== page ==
Pathology: Formerly very little was written about the pathology of the appendix, the writers describing more the lesions of the cecum and surrounding structures. After the birth of the surgical craze, the exciting cause was located, or supposed to be located in the appendix, and the abnormal condition of the cecum was and is considered to be secondary or due to the lesions found in the appendix. The profession must evolve beyond its present tendency to look for cause in the organ. First understand the general then the special will be apparent.

    The pathology of the appendix has now grown exceedingly voluminous, and if it were as valuable in quality as it is great in quantity the necessity for more investigation would be removed.

    Appendicitis means inflammation of the appendix. This inflammation may affect the whole structure or merely a part. Catarrhal appendicitis affects only the mucous membrane.

    The appendix may be gangrened, wholly or in part. At times only the mucous membrane is gangrenous. The mucous membrane may be ulcerated and the pus penned in because of a closure of the mouth from swelling.

    Concretions are found in the organ at times. These are evidently formed inside the appendix, for they arc often too large to enter in the form in which they are found.

    When there is perforation of the appendix the result is peritonitis according to some authors, and, according to others just as great, this is disputed I belong to the latter class in belief.

    The pathology of appendicitis is necessarily touched upon more or less in going over the etiology, symptoms, and treatment of the disease, and variation is the rule, for how could it be otherwise when subject and environment must always vary ?

    As soon as an inflammation starts, the first thing that nature does is in the line of enforcing the first law of cure, namely: rest. To bring this about the musculature is set, rigidly contracted, thus fixing the parts. The contraction, of course, will be in keeping with the irritation of the parts; great pain means great rigidity, and vice versa. This being true, the harm that must come from keeping the stomach and bowels irritated by giving drugs and food should be plain to any mind capable of reasoning and willing to think.

    The more food given the more gas, pain and rigidity, and the more rigidity the more complete the obstruction, and the more complete the obstruction the more retention of gas. I need not enumerate the evils due to gas distention, for they should be apparent.

    If the obstruction caused by the swelling incidental to the hyperemia and inflammation is not already complete, the fixing or muscular rigidity completes it. After the obstruction is complete, if there is diarrhea, which is frequently one of the first symptoms, it comes from below the cut-off.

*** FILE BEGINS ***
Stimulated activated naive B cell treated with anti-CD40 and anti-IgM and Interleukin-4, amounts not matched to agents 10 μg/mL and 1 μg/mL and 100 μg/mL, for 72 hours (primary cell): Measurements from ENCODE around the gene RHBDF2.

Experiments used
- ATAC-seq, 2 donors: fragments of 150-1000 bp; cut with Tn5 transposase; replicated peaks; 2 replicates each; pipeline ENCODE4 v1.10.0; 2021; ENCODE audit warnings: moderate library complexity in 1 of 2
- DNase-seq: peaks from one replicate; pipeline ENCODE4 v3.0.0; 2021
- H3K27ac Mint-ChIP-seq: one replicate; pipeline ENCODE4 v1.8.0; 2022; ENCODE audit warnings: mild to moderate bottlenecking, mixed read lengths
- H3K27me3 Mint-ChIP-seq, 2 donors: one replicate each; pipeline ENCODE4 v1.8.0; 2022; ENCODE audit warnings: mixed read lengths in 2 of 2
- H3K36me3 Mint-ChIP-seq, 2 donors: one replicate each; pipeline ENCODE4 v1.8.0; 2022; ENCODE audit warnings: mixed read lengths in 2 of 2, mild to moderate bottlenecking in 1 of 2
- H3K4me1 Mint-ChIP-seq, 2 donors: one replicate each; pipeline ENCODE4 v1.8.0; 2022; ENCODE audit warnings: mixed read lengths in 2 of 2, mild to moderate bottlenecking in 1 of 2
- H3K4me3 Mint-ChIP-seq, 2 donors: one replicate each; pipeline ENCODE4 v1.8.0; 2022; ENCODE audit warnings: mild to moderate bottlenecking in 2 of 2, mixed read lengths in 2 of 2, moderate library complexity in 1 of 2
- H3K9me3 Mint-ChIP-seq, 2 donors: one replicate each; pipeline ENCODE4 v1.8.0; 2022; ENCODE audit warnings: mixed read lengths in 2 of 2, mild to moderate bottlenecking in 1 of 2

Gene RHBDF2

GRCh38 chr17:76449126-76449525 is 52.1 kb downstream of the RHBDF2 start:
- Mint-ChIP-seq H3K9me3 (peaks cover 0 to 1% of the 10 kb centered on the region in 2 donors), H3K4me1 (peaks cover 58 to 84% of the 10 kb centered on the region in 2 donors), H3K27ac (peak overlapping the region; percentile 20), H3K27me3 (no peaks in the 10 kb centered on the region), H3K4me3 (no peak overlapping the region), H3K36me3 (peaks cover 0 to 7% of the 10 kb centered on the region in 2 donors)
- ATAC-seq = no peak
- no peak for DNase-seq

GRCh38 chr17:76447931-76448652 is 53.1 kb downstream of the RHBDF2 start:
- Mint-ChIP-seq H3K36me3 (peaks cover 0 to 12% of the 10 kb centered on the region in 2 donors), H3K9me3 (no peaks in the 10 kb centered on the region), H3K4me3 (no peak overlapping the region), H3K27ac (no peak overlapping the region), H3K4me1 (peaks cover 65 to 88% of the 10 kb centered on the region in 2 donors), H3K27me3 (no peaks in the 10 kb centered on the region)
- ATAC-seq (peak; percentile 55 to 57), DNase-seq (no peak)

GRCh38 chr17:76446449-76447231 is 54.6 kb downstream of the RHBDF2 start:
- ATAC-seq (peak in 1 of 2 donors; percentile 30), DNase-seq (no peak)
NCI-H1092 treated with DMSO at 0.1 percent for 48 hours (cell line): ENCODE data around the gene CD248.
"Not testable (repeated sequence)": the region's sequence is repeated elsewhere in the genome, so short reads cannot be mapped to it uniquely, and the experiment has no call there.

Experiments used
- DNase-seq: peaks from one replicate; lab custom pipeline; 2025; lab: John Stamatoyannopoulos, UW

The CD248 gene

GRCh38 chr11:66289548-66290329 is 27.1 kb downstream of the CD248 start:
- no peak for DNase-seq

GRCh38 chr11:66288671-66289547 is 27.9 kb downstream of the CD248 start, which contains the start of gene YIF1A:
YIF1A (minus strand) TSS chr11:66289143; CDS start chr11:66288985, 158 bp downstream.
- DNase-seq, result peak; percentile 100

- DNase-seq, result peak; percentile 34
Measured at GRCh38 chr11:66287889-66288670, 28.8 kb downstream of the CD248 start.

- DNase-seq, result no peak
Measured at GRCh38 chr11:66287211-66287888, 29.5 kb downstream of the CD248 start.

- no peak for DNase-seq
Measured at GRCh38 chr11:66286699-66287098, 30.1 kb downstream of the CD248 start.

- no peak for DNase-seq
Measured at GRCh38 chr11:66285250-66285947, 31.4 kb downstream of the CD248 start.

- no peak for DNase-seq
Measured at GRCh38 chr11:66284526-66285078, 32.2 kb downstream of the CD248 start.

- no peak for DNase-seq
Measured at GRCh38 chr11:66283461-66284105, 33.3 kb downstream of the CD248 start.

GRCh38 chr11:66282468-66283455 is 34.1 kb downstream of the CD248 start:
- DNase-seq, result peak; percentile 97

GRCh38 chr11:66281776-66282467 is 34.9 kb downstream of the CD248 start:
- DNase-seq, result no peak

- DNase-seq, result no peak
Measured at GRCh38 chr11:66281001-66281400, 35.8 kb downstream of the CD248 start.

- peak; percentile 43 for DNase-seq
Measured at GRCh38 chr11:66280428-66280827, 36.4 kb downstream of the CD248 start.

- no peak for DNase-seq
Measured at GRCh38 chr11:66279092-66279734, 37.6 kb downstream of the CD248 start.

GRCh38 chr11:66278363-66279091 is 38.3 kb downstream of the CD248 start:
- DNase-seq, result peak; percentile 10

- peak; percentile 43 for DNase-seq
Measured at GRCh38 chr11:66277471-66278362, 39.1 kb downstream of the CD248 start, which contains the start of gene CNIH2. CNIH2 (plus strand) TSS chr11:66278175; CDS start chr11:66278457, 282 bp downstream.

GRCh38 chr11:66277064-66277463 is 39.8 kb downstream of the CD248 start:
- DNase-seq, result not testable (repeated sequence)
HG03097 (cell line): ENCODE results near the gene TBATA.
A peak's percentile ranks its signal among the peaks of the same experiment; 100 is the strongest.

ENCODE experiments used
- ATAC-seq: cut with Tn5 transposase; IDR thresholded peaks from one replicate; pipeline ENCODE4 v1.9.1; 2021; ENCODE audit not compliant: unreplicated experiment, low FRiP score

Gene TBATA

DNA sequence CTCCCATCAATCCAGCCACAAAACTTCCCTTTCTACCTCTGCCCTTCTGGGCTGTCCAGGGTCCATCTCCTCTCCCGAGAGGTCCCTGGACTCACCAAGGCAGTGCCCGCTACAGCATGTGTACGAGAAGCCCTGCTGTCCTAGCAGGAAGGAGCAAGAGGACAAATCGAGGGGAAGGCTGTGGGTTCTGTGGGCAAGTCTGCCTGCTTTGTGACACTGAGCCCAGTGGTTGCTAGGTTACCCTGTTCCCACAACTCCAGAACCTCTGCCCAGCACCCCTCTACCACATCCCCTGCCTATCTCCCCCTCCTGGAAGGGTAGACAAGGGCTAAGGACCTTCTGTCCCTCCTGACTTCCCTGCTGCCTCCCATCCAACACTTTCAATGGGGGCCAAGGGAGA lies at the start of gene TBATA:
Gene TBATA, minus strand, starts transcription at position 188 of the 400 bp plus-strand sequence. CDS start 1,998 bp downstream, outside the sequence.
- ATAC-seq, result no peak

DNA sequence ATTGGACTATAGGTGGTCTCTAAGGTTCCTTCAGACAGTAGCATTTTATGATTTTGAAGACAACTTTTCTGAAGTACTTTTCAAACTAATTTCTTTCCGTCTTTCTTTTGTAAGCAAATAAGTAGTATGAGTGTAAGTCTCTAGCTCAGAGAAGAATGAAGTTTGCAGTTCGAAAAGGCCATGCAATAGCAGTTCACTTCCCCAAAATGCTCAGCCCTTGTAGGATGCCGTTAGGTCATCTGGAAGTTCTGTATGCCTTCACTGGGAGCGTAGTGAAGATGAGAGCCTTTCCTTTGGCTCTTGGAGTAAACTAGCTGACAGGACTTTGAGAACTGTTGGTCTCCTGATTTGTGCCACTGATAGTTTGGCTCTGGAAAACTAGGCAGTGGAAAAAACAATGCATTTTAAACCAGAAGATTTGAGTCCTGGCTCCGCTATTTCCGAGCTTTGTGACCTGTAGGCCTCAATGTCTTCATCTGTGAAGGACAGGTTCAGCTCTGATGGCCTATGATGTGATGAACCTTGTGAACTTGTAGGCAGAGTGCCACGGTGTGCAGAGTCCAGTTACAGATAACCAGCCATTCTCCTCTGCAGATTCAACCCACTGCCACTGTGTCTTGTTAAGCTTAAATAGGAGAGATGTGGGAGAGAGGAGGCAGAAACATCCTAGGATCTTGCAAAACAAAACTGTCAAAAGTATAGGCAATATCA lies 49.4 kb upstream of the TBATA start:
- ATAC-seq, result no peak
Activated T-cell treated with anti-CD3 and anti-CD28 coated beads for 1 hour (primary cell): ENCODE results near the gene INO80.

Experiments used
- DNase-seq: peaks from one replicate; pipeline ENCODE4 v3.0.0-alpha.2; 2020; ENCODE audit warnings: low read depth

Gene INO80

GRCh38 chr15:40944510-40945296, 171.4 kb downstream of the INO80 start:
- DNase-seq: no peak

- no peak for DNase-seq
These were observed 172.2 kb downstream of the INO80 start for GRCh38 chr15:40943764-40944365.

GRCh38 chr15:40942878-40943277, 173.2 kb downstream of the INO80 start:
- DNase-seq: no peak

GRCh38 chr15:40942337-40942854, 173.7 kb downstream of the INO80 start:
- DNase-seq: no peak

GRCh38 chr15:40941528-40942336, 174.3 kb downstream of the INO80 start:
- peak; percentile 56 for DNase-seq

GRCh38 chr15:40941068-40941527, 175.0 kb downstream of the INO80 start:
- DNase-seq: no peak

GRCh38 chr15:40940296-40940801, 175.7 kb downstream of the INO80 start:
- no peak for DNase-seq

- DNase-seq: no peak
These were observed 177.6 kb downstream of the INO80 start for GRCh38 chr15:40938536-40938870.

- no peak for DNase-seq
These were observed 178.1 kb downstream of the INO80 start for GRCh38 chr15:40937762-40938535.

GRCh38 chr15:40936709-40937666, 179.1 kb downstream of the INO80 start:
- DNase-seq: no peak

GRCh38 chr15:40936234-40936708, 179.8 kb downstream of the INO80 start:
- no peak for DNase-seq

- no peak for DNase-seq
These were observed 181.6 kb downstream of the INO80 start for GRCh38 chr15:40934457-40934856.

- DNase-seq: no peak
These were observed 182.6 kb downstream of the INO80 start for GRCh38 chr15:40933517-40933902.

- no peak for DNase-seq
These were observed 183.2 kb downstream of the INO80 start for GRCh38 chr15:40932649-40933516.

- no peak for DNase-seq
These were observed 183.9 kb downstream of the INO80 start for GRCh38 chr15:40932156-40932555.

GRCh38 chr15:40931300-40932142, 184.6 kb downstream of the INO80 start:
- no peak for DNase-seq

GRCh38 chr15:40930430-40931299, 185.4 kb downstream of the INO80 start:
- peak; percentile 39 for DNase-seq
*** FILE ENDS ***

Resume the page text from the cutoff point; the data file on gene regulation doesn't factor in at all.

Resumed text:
The inflammation of the cecum and appendix is similar to inflammations elsewhere; the capillary blood vessels become engorged, the circulation becomes sluggish, and this causes swelling; the tissues then grow dark from the congestion. This condition is similar to tumefaction in general. which is favorable to abscess formation.

    When the local irritation and inflammation start with enough impetus to evolve an abscess the parts become fixed, as stated above, and the environing structures assume an attitude of alligated defense. There is a drawing together of neighboring tissue; the momentum, which should be recognized as the brood mother and care-taker of everything vital in the abdominal cavity, joins with contiguous structures and all become welded together by a friendly adhesive inflammation. When this defense is complete the abscess is walled in so completely and with such thoroughness that all possibility of intraperitoneal rupture rests with the blundering, heavy-handed, trouble-hunting profession; and if nature ever fails to complete the building of this wall of defense it will be because she has been interfered with by officious meddling in the name of scientific healing.

    There is no question but that many of these patients are seriously handicapped and others positively killed by unskillful, overzealous, superfluous examinations. A heavy-handed attendant should never be allowed to manipulate swellings in the right iliac fossa, nor in any other suspected region, for fear of destroying nature's defenses, and possibly rupturing an abscess, the contents of which will be emptied into the peritoneal cavity, causing peritonitis and death.

    Seeds are seldom found in the appendix and the fear of swallowing them because they may lodge in it is not well founded. There is no question but that this organ has the power, when normal, of taking care of itself. It has a peristaltic action and can expel anything that is capable of gaining entrance. 

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